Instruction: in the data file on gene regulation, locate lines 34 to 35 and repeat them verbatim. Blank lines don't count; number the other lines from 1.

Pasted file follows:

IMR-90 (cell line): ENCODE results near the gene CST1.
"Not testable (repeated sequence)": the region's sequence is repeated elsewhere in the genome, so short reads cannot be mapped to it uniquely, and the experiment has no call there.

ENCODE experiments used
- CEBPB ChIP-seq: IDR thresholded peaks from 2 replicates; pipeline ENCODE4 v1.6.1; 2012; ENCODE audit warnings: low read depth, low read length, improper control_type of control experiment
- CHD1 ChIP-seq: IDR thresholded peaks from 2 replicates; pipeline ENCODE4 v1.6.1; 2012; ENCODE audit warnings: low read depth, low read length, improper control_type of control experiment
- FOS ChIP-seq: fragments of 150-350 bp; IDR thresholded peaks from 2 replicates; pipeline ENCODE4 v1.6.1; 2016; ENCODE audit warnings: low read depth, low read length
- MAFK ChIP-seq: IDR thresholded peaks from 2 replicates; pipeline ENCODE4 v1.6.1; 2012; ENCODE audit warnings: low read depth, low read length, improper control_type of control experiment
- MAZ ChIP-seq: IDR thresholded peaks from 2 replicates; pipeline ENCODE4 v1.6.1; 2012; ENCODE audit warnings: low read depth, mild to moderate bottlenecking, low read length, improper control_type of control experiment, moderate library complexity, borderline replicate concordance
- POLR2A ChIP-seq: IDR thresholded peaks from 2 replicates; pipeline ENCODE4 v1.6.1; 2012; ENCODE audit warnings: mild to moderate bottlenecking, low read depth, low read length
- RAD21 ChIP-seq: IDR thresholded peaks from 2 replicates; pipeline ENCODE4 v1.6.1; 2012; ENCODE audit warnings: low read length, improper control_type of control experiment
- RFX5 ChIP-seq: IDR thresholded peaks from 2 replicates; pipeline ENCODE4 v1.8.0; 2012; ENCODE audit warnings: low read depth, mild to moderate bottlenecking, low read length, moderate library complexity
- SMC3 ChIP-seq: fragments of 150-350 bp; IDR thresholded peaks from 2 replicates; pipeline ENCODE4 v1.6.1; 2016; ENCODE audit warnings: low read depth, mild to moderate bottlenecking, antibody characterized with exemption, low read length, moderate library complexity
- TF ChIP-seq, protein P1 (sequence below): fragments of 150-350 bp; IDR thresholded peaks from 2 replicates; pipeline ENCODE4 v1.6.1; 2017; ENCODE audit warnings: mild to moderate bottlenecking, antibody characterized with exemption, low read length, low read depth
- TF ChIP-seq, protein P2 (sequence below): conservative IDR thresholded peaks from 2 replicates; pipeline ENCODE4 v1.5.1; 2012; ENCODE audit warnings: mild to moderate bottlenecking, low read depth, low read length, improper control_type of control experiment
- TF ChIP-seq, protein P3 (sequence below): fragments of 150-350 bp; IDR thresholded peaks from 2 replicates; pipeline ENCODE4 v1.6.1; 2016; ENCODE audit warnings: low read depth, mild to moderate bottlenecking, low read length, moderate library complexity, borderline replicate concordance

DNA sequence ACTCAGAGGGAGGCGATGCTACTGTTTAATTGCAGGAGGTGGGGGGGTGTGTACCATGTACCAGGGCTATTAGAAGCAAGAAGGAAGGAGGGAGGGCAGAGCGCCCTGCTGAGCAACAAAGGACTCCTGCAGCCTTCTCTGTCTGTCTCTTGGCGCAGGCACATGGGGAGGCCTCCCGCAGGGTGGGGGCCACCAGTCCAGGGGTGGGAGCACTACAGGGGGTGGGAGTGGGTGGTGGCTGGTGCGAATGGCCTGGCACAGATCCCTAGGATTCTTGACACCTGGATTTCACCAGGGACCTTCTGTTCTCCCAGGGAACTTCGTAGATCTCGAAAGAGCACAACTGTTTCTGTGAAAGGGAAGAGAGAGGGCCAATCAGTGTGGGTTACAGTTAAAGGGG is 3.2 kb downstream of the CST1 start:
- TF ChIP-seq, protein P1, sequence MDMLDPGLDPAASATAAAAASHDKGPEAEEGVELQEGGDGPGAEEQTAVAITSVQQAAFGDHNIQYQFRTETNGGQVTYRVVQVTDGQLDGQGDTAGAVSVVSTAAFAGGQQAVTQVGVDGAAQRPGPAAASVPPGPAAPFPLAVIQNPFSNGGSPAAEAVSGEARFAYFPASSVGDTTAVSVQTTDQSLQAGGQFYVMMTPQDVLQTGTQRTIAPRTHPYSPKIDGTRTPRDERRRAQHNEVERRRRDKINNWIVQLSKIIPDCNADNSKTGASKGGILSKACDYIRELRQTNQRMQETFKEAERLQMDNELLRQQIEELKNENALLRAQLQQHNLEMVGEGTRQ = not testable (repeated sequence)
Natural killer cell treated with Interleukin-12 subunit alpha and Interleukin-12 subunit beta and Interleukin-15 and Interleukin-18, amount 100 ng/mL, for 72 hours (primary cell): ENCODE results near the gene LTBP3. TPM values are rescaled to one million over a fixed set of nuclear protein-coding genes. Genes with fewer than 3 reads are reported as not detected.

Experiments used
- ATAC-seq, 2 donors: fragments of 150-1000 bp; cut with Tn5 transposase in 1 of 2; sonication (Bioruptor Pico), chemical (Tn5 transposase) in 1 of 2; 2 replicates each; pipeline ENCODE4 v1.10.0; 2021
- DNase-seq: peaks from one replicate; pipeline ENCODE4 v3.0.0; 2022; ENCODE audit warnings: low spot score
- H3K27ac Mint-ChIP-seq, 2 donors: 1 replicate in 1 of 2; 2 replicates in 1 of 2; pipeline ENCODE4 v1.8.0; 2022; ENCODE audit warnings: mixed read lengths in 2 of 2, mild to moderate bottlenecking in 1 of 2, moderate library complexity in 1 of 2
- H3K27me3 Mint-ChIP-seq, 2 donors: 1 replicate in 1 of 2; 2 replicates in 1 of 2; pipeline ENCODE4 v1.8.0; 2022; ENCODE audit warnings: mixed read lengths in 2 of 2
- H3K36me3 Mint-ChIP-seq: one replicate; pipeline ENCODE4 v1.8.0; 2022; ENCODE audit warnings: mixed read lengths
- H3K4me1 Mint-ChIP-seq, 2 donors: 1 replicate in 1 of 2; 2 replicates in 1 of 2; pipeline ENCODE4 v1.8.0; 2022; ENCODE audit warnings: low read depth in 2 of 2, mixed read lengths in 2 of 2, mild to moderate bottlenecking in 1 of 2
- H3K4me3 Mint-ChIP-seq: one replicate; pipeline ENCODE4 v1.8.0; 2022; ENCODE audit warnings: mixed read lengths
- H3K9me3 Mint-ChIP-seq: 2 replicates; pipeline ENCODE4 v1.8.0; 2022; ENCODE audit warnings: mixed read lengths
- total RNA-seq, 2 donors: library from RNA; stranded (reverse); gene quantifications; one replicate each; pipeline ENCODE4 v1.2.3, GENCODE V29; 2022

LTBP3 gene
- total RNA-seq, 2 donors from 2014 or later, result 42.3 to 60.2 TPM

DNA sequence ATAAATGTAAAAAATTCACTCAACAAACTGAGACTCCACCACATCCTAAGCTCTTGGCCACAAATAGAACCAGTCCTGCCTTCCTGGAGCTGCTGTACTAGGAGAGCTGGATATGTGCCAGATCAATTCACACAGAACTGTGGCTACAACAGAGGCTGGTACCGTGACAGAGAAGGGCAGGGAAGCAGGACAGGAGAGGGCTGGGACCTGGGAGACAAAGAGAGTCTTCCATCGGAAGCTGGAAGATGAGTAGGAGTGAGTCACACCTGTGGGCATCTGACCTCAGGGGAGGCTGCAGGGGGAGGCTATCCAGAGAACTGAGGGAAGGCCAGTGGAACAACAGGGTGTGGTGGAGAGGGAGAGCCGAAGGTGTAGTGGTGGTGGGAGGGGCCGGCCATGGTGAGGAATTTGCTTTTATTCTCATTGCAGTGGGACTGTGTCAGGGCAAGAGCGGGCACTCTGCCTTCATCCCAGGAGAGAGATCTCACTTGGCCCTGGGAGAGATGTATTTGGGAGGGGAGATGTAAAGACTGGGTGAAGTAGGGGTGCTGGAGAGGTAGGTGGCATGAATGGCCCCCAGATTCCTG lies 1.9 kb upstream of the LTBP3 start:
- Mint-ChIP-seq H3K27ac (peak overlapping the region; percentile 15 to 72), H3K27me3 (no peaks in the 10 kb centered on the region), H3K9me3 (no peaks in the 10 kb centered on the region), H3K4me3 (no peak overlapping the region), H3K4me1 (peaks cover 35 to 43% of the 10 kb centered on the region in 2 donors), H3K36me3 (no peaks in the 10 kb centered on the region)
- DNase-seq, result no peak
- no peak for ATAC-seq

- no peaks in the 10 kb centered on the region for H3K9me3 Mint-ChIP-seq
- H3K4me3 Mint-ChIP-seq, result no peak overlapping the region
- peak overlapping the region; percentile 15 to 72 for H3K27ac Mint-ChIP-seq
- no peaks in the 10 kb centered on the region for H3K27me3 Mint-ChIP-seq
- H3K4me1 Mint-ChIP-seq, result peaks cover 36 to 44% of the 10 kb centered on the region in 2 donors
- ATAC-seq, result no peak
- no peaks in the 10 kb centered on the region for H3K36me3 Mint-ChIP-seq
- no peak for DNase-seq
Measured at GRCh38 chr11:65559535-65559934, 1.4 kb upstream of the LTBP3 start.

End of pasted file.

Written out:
- no peak for ATAC-seq

- no peaks in the 10 kb centered on the region for H3K9me3 Mint-ChIP-seq